Pizzeria Gregario

Chef Greg Seymour takes a special pizza out of his wood-fired oven at his restaurant Pizza Gregario. [JIM DAMASKE | Times]
Chef Greg Seymour takes a special pizza out of his wood-fired oven at his restaurant Pizza Gregario. [JIM DAMASKE | Times]

Early in 2018, Greg Seymour asked me if I’d like to learn to make pizzas in a wood-burning oven. Although eager, I was not skilled. Too thin, too lopsided, too much sauce, not the right flick of the wrist as it left the peel and went into the maw of the orange-glowing oven. I can’t say that Seymour makes it look easy. Sure, he’s got the muscle memory, the deft wrist movement, the ability to bank the fire just so, the finished pizzas chewy-crusty with just the right bubbles. He’s really a one-man symphony orchestra at his little Safety Harbor original, but if you pay attention you realize how much he sweats for his art. He buys whole, local, naturally raised pigs and breaks them down, making his own sausages and charcuterie. He buys organic wheat and ancient grains and grinds them himself, has a buddy from whom he buys water buffalo milk, another from whom he gets produce. He’s careful about his sauce tomatoes, militant about no refined sugar and eating “clean.” He sends me pictures of bread he’s tinkering with made from red fife wheat, einkorn, spelt and hulled barley or a slow-cooked hog’s head he’s turning into something delicious. All this thought is brought to bear on a pizza that will cost you around $17. It’s an order-at-the-counter, menu-on-the-chalkboard place, perfectly family-friendly and casual, but this is expertly made, wild-culture pizza, the best in our area.

Address: 400 Second St. N, Safety Harbor

Phone: (727) 386-4107

Price: $-$$

Bavaro’s Pizza Napoletana & Pastaria

Pizzaiolo Bavaro's Carne and Margherita pizzas, made in a wood-fired Italian oven. [DANIEL WALLACE | Times]
Pizzaiolo Bavaro's Carne and Margherita pizzas, made in a wood-fired Italian oven. [DANIEL WALLACE | Times]

Like the universe itself, Dan Bavaro’s scope keeps expanding. He just recently opened Sorellina (“little sister” in Italian) at the Hall on Franklin, a smaller and abbreviated version of Bavaro’s, which he has already downtown in Tampa, in St. Petersburg, at the airport and soon in Sarasota. He has a big production facility that produces his pizza and pasta sauces. (You can buy them at Publix, Amazon, Costco, etc.) In 2018, he got a pizza tuneup of sorts, training with Antonio Langone in Sorrento, Italy, a gentleman who holds the World Championship Gluten-Free Pizza title. (It’s a thing.) He started his Neapolitan pizza empire in 2009 when no one knew precisely what that meant. This was not street pizza you fold along the vertex angle to make a skinnier triangle as you walk. It was not coal oven or deep dish. It was made with super-fine 00 flour and a 100-year-old yeast culture brought from Naples, zapped for 90 seconds in a 900-degree wood-fired oven. It is its own thing: crispy, puffed crust, with a tender, soft middle nearly requiring a fork. Tampa Bay has warmed to the style and it has proliferated, but Bavaro was the gateway drug for us. bavarospizza.com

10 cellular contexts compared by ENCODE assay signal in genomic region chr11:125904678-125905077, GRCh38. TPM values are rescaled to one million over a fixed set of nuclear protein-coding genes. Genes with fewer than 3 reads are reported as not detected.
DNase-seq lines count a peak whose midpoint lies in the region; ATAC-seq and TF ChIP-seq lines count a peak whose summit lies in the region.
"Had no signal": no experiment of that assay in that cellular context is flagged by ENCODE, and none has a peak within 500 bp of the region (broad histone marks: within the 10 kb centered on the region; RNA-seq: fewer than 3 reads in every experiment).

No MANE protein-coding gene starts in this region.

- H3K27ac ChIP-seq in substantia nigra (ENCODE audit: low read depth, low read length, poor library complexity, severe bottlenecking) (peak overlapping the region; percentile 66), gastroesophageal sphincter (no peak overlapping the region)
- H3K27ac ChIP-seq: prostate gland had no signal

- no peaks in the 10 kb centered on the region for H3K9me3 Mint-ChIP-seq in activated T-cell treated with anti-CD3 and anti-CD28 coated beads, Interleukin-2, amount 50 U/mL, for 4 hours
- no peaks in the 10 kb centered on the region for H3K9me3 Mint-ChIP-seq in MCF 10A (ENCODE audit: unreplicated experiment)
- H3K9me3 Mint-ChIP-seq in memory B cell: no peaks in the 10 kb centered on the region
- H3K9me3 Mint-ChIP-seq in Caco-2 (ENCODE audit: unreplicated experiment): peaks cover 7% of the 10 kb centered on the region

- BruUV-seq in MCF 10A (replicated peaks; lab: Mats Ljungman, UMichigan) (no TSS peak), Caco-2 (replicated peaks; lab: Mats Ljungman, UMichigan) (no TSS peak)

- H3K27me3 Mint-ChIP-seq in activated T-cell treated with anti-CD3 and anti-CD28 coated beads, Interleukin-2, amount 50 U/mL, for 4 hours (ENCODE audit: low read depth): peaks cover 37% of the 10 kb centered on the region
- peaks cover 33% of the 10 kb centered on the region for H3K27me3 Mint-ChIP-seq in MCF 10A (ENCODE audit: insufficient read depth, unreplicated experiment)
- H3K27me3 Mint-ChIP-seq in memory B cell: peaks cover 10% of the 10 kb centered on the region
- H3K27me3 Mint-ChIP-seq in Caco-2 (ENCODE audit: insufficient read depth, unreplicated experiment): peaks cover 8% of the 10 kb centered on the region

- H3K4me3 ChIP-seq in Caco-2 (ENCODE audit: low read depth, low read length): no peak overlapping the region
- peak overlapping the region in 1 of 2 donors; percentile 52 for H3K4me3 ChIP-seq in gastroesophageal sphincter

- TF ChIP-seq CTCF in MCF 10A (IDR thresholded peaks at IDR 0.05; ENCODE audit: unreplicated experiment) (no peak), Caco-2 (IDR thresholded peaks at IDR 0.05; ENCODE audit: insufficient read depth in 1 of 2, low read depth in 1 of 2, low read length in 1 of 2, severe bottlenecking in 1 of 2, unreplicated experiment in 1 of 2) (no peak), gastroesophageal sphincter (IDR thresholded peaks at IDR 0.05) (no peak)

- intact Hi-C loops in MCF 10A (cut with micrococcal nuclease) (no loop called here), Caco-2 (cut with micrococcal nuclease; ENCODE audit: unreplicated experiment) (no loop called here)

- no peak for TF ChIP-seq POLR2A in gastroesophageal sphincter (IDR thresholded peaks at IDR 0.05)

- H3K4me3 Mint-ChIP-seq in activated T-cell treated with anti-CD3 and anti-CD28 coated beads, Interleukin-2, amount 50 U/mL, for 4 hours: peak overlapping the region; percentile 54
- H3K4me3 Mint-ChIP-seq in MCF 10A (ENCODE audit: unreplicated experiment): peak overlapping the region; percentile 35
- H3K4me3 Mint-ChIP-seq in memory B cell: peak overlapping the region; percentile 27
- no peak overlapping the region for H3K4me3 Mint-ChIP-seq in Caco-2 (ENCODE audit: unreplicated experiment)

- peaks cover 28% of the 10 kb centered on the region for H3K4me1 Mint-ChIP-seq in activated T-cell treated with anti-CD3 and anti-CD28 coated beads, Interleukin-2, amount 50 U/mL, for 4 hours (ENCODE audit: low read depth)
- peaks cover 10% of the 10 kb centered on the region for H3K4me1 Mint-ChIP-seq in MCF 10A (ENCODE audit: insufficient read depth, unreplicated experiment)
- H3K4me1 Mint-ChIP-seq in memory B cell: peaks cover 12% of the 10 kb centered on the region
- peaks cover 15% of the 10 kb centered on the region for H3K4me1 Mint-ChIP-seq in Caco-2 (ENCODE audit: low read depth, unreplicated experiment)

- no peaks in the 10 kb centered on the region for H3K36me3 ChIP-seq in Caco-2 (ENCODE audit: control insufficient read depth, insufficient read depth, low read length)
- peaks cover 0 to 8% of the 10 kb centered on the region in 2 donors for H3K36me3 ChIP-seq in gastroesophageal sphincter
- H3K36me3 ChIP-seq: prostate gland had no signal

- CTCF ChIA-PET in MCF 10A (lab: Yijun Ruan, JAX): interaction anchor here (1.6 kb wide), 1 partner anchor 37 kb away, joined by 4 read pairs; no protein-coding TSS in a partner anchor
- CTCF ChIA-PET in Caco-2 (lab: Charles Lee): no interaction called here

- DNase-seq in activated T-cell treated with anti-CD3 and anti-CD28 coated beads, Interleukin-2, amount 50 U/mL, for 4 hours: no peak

Tampa: 514 N Franklin St., Tampa, (813) 868-4440

St. Petersburg: 945 Central Ave., St. Petersburg, (727) 258-7517

Sorellina location at the Hall on Franklin: 1701 N Franklin St., Tampa, (813) 405-4008 (this is the Sorellina location)

Price: $$

Ava

The Pesto Pizza from Ava features mozzarella, goat cheese and marinated cherry tomatoes. [MONICA HERNDON | Times]
The Pesto Pizza from Ava features mozzarella, goat cheese and marinated cherry tomatoes. [MONICA HERNDON | Times]

When Ava opened in 2014, a collaboration between South Tampa restaurateur Michael Stewart and then-Tampa Bay Rays manager Joe Maddon with pizza superstar Joshua Hernandez imported from Los Angeles, it was my top-ranked restaurant of that year. It was that magical balance of great food, hip design and a palpable buzziness that money can’t buy. My ardor has cooled just slightly, perhaps because the playing field has become more dense with notable restaurants at a similar price point, and perhaps because some of the best dishes have changed somewhat. (The wood-fired veggies were ho-hum on my last visit and the whipped ricotta has become too runny.) That said, at the original and also at the kiosk at Armature Works (one of 14 vendors), the pizza is still very, very good. This is Neapolitan-style, best eaten with a fork and knife, tender at the center with big blistery bubbles at the cornicione. I recently shared a mushroom pizza with friends at the flagship and wandered around Armature Works pecking away at a filetto pizza with swaths of prosciutto and sweet cherry tomato halves. Both great. avatampa.com

Tampa: 718 S Howard Ave., Tampa, (813) 512-3030

Armature Works: 1910 N Ola Ave., Tampa, (813) 250-3725

Price: $$